One of those Jews is Mordecai, a protagonist of the story of Esther along with Esther herself. In Esther 2:5, we learn that Mordecai is “the son of Jair, the son of Shimei, the son of Kish, a Benjamite.” You may be tempted to skip that verse, especially because the Old Testament already has so many genealogies, and so many of them don’t seem to go anywhere, and the names are hard to pronounce, and we never learn their stories anyway.

But pay attention here.

Jair, like Hammedatha, doesn’t appear elsewhere in the Bible. But Shimei is mentioned in 2 Samuel 16:5–14 as a “relative of Saul”1, and Kish is mentioned in 1 Samuel 9:1–2 as Saul’s own father.

So Haman the Amalekite, the grand vizier of Persia, who is trying to kill all the Jews, finds himself in conflict with Mordecai the Benjamite, a descendant of the first king of Israel, who fought Haman’s people and won but didn’t finish the job.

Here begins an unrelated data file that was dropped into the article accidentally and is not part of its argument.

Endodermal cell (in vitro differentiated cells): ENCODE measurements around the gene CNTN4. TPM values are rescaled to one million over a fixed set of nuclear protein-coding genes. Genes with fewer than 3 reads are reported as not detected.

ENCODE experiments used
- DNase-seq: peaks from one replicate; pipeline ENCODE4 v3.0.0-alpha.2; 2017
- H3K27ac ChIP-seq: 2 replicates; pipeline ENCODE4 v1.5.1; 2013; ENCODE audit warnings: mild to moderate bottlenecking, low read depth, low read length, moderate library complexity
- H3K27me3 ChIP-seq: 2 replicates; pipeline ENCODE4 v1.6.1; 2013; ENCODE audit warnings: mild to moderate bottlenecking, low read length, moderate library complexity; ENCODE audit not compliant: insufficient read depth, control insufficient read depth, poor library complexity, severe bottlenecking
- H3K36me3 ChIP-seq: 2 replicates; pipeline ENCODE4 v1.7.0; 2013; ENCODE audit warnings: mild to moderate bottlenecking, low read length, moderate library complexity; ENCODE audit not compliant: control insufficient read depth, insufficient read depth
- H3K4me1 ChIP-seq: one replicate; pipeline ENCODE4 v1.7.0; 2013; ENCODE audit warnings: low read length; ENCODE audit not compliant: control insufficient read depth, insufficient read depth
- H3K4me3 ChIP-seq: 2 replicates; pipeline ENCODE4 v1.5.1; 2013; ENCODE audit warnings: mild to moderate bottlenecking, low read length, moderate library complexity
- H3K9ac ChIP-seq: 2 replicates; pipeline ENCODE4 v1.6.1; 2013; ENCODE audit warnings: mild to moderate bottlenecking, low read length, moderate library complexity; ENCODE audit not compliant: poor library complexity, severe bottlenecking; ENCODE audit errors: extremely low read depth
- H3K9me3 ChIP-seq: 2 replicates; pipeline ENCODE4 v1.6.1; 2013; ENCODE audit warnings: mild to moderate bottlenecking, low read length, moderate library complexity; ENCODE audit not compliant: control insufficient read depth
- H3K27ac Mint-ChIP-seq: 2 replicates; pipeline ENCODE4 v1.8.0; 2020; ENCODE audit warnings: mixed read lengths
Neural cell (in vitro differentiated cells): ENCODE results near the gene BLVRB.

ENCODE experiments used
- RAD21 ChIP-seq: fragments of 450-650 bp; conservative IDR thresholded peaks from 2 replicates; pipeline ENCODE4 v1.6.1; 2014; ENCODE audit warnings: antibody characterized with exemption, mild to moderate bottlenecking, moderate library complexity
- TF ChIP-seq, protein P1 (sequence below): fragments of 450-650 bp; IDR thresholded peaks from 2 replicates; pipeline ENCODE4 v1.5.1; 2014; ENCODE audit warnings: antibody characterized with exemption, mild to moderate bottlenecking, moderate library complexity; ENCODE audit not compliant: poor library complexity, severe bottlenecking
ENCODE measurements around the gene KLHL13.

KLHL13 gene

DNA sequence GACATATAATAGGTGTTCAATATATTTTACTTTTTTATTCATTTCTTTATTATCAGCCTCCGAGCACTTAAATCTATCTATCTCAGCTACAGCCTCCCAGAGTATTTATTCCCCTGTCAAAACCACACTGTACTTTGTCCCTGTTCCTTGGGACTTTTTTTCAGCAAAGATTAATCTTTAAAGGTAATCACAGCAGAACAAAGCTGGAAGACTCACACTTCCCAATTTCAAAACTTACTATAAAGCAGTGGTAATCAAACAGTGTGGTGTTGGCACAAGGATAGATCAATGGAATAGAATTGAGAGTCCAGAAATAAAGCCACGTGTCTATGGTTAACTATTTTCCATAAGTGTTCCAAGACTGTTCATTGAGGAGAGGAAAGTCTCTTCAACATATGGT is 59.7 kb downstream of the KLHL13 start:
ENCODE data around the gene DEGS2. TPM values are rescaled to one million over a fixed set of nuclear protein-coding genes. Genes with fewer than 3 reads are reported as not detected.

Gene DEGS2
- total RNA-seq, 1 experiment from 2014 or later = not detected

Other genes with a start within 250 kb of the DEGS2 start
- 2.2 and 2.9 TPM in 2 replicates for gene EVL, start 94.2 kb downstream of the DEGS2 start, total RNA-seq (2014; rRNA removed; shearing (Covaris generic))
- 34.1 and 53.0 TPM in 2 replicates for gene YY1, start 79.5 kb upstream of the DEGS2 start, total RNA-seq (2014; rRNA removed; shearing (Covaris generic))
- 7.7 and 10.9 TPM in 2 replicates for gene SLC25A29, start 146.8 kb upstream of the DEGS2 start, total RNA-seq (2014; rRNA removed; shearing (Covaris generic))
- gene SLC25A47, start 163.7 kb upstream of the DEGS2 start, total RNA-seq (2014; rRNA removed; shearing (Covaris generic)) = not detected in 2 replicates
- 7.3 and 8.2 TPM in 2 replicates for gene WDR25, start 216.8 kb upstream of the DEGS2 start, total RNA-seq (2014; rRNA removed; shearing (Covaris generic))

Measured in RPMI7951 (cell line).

A Different Theory

This theory of Mordecai’s lineage is based on the idea of telescoping genealogies, a practice common in Biblical lists of ancestors where generations are skipped to make a point. Perhaps the most famous example is Matthew 1, where Matthew counts out three sets of exactly fourteen generations between Adam and Jesus and mentions almost exclusively prominent figures from the Old Testament.

If instead Esther 2:5 is literal, and Mordecai is the great-grandson of Kish, then Kish is not Saul’s father but a man unmentioned elsewhere in Scripture who was exiled along with King Jehoiachin in 597 BC (Esther 2:6, 2 Kings 24:15). While this second explanation appears simpler, the first is more likely for three reasons.